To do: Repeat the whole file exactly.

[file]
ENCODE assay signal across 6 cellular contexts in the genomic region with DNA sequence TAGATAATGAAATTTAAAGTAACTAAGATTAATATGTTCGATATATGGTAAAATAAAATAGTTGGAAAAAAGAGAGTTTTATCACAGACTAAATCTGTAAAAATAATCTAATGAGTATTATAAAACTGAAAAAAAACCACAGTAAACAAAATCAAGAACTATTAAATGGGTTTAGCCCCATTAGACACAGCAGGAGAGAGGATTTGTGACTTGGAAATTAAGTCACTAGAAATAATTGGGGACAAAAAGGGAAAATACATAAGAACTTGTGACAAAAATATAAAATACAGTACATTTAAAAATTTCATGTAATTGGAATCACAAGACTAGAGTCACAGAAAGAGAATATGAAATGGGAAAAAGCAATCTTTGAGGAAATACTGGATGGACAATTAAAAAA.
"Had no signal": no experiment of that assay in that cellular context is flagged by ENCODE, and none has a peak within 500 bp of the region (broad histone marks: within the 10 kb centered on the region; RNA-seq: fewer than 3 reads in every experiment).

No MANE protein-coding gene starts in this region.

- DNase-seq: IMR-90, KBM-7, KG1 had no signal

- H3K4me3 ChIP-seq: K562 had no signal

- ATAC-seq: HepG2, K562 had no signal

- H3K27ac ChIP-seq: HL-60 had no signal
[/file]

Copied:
ENCODE assay signal across 6 cellular contexts in the genomic region with DNA sequence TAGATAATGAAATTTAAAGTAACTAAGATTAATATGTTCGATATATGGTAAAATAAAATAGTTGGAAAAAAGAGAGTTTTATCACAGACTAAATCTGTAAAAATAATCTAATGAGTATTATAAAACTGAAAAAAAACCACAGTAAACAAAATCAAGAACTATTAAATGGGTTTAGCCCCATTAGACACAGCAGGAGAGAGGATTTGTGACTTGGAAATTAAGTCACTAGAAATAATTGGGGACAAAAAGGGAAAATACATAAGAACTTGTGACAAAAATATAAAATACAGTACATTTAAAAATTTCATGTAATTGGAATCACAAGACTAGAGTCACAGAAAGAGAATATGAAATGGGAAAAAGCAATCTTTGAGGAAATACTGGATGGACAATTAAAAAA.
"Had no signal": no experiment of that assay in that cellular context is flagged by ENCODE, and none has a peak within 500 bp of the region (broad histone marks: within the 10 kb centered on the region; RNA-seq: fewer than 3 reads in every experiment).

No MANE protein-coding gene starts in this region.

- DNase-seq: IMR-90, KBM-7, KG1 had no signal

- H3K4me3 ChIP-seq: K562 had no signal

- ATAC-seq: HepG2, K562 had no signal

- H3K27ac ChIP-seq: HL-60 had no signal